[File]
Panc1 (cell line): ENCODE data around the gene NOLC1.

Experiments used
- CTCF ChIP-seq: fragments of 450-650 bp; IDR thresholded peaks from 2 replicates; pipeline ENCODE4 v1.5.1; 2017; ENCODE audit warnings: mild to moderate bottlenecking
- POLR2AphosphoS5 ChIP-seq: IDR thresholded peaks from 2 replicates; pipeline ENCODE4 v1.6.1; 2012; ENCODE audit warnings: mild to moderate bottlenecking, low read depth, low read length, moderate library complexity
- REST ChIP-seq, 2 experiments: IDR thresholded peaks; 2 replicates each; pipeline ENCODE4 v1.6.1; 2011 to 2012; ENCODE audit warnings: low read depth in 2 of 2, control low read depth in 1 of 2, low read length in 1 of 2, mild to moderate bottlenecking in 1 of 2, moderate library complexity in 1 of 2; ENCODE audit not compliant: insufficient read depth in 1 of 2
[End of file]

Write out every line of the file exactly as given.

Panc1 (cell line): ENCODE data around the gene NOLC1.

Experiments used
- CTCF ChIP-seq: fragments of 450-650 bp; IDR thresholded peaks from 2 replicates; pipeline ENCODE4 v1.5.1; 2017; ENCODE audit warnings: mild to moderate bottlenecking
- POLR2AphosphoS5 ChIP-seq: IDR thresholded peaks from 2 replicates; pipeline ENCODE4 v1.6.1; 2012; ENCODE audit warnings: mild to moderate bottlenecking, low read depth, low read length, moderate library complexity
- REST ChIP-seq, 2 experiments: IDR thresholded peaks; 2 replicates each; pipeline ENCODE4 v1.6.1; 2011 to 2012; ENCODE audit warnings: low read depth in 2 of 2, control low read depth in 1 of 2, low read length in 1 of 2, mild to moderate bottlenecking in 1 of 2, moderate library complexity in 1 of 2; ENCODE audit not compliant: insufficient read depth in 1 of 2